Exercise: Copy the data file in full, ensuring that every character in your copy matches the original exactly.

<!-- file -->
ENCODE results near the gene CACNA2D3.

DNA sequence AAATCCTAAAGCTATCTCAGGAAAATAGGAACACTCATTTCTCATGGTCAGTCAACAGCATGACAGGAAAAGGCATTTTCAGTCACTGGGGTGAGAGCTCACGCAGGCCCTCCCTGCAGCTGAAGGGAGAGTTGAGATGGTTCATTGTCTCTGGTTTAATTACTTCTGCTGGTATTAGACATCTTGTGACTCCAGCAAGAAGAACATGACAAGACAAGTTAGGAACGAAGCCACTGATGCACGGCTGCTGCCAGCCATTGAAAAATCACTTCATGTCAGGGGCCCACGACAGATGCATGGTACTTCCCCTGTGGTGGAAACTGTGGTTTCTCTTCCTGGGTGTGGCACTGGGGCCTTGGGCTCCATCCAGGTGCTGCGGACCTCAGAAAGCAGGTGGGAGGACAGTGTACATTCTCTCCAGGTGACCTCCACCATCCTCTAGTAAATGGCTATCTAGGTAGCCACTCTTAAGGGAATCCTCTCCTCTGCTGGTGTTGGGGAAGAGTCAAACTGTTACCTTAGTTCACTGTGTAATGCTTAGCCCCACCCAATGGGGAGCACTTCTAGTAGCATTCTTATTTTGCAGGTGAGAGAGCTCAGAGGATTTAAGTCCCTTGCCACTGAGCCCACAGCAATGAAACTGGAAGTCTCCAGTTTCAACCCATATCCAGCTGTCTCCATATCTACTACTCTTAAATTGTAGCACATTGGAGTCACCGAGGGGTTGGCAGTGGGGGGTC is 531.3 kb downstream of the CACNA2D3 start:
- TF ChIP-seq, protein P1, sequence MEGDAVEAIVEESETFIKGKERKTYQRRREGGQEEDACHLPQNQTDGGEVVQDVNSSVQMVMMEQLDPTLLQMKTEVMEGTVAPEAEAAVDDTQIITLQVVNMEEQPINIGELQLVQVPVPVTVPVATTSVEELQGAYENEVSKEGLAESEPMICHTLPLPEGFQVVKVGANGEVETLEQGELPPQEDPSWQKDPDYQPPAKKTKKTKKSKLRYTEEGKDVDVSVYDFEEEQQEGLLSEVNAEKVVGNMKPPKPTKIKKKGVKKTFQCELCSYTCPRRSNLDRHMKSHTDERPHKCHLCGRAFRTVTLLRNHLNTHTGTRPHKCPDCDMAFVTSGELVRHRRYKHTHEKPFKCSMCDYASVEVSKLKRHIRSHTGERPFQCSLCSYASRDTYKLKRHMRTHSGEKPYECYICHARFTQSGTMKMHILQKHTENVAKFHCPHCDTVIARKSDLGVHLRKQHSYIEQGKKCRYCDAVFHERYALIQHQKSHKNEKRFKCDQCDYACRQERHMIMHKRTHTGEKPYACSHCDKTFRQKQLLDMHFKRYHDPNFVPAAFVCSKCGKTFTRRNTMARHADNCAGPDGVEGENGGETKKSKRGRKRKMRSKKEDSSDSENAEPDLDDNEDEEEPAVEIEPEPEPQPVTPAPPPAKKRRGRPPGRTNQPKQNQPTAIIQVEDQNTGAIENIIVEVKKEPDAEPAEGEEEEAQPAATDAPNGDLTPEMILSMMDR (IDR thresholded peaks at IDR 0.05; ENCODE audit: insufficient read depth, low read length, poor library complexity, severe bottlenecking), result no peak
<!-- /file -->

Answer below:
ENCODE results near the gene CACNA2D3.

DNA sequence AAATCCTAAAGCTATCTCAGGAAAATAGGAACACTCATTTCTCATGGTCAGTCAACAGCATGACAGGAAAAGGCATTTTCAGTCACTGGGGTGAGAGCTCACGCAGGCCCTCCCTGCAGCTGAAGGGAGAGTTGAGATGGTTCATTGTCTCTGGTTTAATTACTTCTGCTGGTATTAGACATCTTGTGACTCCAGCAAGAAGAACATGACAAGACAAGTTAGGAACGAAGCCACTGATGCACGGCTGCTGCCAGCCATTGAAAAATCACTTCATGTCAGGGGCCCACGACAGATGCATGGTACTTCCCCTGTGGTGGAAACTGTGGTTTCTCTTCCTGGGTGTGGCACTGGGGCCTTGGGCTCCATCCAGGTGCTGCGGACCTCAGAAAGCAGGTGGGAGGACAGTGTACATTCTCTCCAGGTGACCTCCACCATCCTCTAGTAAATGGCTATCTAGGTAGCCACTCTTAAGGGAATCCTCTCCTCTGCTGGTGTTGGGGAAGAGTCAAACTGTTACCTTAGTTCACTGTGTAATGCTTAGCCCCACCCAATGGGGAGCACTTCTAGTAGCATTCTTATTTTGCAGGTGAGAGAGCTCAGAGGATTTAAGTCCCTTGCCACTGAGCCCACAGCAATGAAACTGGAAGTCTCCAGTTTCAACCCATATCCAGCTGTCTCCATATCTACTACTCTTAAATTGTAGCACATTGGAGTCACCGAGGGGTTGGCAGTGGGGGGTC is 531.3 kb downstream of the CACNA2D3 start:
- TF ChIP-seq, protein P1, sequence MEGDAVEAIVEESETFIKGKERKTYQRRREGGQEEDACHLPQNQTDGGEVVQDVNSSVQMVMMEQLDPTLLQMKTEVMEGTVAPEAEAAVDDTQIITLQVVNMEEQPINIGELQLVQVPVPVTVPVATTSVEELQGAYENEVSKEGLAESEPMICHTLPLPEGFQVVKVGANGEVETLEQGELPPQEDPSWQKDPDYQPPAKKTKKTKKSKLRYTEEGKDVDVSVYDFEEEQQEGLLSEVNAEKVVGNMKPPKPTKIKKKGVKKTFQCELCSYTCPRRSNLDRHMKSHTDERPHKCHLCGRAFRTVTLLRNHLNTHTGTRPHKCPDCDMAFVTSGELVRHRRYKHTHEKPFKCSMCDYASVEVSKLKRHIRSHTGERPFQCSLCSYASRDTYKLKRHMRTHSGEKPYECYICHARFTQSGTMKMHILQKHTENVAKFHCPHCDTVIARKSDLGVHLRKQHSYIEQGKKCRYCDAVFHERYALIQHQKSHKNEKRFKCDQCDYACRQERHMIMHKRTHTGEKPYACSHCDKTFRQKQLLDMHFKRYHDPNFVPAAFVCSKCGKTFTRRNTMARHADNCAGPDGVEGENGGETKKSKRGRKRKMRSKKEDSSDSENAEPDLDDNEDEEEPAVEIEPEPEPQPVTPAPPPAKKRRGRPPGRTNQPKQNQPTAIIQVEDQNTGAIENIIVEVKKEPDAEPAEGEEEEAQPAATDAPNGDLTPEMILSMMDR (IDR thresholded peaks at IDR 0.05; ENCODE audit: insufficient read depth, low read length, poor library complexity, severe bottlenecking), result no peak